ARDC Community Data Lab (CDL) Project

The ARDC Community Data Lab helps researchers use data from galleries, libraries, archives, museums and other collections.
A group of people in a work meeting. Sunlight is shining through the arched window
Who will benefit
Researchers using data from libraries, museums, archives and other collections

The Challenge

Australian galleries, libraries, archives and museums hold a wealth of data on our history, culture, language and more. Traditional research using these collections involved days or weeks in a reading room, but many collections are now digitised, available online from anywhere. 

The emergence of digitised collections has created exciting opportunities for data-driven research. However, researchers need new skills and tools to use computational methods, which have not traditionally been taught in universities and institutions.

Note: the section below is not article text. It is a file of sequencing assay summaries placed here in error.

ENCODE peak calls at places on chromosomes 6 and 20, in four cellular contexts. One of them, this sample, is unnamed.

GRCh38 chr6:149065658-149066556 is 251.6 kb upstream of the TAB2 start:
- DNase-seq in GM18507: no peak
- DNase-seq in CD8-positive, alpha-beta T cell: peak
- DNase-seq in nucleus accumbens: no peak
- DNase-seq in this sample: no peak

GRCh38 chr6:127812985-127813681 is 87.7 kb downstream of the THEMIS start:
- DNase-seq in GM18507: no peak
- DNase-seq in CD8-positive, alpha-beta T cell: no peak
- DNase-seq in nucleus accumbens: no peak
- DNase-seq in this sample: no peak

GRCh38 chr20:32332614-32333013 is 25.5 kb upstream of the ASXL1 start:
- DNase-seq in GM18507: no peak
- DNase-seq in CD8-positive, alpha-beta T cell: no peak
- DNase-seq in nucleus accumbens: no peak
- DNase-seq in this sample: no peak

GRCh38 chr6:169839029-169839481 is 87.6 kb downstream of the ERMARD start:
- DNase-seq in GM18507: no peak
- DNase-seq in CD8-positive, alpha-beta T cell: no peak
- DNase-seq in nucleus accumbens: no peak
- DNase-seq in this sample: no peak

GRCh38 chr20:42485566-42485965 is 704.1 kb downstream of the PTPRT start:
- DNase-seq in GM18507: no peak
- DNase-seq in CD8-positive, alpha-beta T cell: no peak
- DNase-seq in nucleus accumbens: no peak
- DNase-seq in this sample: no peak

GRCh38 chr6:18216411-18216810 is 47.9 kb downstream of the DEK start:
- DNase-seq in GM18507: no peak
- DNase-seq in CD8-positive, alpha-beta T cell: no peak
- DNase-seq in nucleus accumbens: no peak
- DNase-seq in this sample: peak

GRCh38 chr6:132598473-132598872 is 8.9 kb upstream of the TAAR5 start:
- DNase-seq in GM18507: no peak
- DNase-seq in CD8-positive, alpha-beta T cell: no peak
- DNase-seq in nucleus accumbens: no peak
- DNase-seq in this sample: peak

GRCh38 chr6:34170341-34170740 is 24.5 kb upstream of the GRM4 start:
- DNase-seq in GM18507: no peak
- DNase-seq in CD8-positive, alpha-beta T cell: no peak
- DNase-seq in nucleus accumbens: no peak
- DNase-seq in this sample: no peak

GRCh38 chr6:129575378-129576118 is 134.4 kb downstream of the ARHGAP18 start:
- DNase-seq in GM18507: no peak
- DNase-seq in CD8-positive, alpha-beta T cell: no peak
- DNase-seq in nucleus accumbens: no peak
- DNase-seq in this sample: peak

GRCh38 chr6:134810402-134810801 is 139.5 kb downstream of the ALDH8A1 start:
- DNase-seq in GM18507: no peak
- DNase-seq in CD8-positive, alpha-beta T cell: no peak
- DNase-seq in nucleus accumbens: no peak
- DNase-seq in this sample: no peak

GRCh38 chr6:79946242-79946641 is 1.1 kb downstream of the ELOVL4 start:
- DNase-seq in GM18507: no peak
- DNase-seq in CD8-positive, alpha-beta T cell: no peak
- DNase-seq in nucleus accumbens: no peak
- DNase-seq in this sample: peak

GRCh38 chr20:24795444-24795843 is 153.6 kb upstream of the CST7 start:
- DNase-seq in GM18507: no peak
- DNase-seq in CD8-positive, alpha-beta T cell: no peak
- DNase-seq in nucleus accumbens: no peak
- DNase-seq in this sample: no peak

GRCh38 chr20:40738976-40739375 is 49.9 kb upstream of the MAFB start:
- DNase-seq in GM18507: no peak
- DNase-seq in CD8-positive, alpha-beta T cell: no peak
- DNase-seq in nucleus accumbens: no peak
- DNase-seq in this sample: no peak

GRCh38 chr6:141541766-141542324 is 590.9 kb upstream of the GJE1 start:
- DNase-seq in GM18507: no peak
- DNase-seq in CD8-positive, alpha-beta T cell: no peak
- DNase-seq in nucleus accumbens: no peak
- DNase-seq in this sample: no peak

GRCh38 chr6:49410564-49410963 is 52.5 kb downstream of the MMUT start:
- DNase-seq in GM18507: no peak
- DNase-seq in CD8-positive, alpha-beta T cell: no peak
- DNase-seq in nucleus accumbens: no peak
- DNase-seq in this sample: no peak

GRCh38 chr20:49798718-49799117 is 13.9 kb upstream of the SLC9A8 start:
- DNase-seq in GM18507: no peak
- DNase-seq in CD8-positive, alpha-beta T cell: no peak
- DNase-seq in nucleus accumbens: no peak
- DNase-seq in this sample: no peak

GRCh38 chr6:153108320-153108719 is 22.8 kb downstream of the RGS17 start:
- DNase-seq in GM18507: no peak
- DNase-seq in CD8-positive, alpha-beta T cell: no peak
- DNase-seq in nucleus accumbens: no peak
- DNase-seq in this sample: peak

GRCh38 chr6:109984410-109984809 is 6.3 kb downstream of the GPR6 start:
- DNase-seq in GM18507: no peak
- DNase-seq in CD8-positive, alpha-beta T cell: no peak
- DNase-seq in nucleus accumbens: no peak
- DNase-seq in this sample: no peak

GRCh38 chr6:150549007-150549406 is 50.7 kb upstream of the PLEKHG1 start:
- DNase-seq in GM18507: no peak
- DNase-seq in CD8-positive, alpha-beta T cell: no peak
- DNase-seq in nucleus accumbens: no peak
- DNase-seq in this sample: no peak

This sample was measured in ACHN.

In 2022, the ARDC commissioned a report on findings from consultation with the research community about how they use Trove, an online platform run by the National Library of Australia. During the consultation, researchers from across the humanities, arts and social sciences (HASS) raised the multitude of diverse questions and approaches that could be brought to such a rich source of data. Given this diversity, it was recognised that establishing a way to pool approaches for research would be of value, by enabling researchers to use, reuse, share and enhance tools and datasets.

A recommendation of the report was the creation of a platform where tools, code and datasets that make use of data on Trove could be shared, organised and annotated by researchers. It would create a ‘collaboration layer’ on top of an improved Trove API.

The Response

The ARDC Community Data Lab (CDL) fosters the development of tools, datasets, and documentation that enable researchers to use data from libraries, museums, archives and other collections. It does this by:

  • gathering information on researcher needs through community co-design processes